The Flaming Lips
Everyone has a story about the first time they saw the Flaming Lips live, but I believe my first experience rivals the best. Somehow I let this band slip through the cracks for the years leading up to Sasquatch 2006. The only Lips album I had listened to was the Soft Bulletin, and I new nothing about their lives shows. I heard so many people in the campground buzzing about how great they are live, so I had a mental note, “Do not miss the Flaming Lips.”
That afternoon, god (while chuckling about how moronic it was that I was wearing only sandals, shorts, and a thin button up shirt over a tee shirt) decided to empty out his ice machine on my face. At least that is what it felt like. I’m sure there were 20,000 other people that felt like they were also being picked on when the hail storm hit. I’m not sure what was more torturous, being pelted by giant balls of ice, or being greeted by a Tragically Hip set an hour later when the music resumed? My Canadian friends, stand in front of the mirror and say out loud, "I like the Hip because they play great music." Then take a deep breath, and say it again. Repeat four more times. Now be honest here, how many of you maintained eye contact with yourself the entire time? It's okay, I like Bryan Adams, we can still be friends.
Back to the story, apparently the festival was allowing re-entry because of the storm, but I didn’t get the memo. I was prepared to be cold, wet, and miserable the rest of the day, and seeing the Flaming Lips was my only motivation. My clothes were so drenched that I stripped down naked in a honey bucket to wring them out. I may or may not have spent ten minutes longer than needed there, because it was about 10 degrees warmer than being out in the cold breeze. Willingly standing next to a pile of human refuge with only a small piece of plastic separating us, just to stay warm, is about all I need to say. I really didn't want to miss the Flaming Lips.
Sometime briefly after it got dark, the announcement came which proved to be the nail in the coffin for my friend. The Flaming Lips, who were scheduled to play before Ben Harper, had agreed to play after, so the Harpers could play their regularly scheduled slot. I was digging the first 30 minutes of Benji’s two hour set, but then he took the pace down a couple notches and played his softer hits for the remaining 90 minutes. That nearly put me to sleep, and caused my friend to bail.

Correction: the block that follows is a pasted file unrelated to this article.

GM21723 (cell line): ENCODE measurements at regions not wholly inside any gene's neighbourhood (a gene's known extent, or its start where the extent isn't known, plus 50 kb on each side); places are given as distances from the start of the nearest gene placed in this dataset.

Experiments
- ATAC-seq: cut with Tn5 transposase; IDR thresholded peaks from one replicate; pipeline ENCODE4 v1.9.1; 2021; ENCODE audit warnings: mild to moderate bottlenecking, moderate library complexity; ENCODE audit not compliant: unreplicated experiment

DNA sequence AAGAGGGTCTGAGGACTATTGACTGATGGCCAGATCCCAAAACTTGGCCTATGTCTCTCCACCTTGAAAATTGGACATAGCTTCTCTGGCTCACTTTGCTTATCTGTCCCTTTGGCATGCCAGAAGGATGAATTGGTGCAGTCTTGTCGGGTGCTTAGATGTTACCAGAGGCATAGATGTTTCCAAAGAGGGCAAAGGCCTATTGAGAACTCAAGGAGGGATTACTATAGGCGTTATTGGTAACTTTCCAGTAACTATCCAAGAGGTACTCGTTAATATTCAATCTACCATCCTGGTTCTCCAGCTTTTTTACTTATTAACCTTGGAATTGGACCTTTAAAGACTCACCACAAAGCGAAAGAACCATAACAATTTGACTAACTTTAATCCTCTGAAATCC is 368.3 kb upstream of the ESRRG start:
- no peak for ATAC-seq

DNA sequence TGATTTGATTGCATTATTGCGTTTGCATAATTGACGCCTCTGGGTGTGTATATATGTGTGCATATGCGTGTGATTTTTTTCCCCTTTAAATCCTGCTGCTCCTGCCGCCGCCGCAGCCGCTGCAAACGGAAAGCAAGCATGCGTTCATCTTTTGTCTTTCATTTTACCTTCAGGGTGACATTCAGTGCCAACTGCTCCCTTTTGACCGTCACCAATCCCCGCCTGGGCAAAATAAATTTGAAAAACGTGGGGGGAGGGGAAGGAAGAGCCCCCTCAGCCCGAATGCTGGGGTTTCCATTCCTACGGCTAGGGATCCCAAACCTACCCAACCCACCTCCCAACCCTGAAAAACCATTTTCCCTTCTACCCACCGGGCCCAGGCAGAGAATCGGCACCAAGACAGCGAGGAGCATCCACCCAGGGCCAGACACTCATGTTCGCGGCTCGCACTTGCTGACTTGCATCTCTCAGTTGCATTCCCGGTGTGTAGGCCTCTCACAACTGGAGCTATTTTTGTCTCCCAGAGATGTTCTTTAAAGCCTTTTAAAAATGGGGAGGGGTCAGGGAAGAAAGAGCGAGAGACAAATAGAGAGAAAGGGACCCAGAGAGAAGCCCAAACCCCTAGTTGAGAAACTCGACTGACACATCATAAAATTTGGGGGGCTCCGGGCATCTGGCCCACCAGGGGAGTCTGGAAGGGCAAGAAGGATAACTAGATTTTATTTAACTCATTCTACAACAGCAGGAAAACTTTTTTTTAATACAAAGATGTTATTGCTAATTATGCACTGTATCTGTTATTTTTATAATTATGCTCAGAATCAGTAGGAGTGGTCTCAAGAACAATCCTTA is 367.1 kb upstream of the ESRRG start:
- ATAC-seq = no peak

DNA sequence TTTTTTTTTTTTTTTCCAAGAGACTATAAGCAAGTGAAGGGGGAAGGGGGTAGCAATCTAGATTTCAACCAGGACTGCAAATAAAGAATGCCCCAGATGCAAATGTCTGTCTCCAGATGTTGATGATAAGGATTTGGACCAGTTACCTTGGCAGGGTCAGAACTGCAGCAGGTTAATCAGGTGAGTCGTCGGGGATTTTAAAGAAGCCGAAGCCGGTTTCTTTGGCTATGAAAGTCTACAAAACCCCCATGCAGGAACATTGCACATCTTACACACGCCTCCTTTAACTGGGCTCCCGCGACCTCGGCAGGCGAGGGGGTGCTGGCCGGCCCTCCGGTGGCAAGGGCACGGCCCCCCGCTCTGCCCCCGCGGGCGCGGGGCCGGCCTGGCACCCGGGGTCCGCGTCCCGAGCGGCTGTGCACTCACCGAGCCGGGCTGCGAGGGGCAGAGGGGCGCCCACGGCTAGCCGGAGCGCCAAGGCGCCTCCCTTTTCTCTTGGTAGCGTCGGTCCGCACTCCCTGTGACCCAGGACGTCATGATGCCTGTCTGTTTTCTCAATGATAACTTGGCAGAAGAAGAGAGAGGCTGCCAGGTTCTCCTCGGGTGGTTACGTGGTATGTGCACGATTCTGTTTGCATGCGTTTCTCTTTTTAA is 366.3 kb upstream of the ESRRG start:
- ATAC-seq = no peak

The Lips came on sometime after 12:30 a.m., which led to about an hour of my shivering jaw dropped while I stared in amazement trying to figure out what in the hell I was witnessing. The show will forever remain in my top five greatest concert experiences, and I have not missed a chance to see them live since. If this will be your first time seeing the Flaming Lips, I'm confident they will provide you a memorable experience you will be telling people about five years from now, especially if you are a democrat.
Because they are playing the Soft Bulletin all the way through, I'll keep the suggested tracks short. I'll also recommend you check out "Do You Realize," since they will likely play that tune near the end. This will be THE highlight of the festival, so you don't want to miss it.
1. Race For The Prize (The song they typically open their shows with)
2. Waitin’ For A Superman
3. The Gash
4. Do You Realize
I didn't get into Wye Oak until a couple months before the lineup was released, but I've spent 15+ hours listening to their catalog, so my opinion is educated, if not somewhat dissenting. I have no interest in their first album, If Children. They were still trying to find their style, and to be brutally honest, the duets did not work. Their next album, The Knot, was a giant step forward, which is why I spend so much time listening to them. Personally, I think their best songs reside on this album. Their EP, My Neighbor/My Creator, is pretty fun, and signalled another leap forward for what was to come. Then Civilian came out last month. Maybe I'll eat these words in the future, but it isn't as good as The Knot. It does sound like their sound has evolved like I thought it would, but the really catchy songs aren't there. I like those tunes that stick to your brain, which should mean my suggested tracks will be accurate.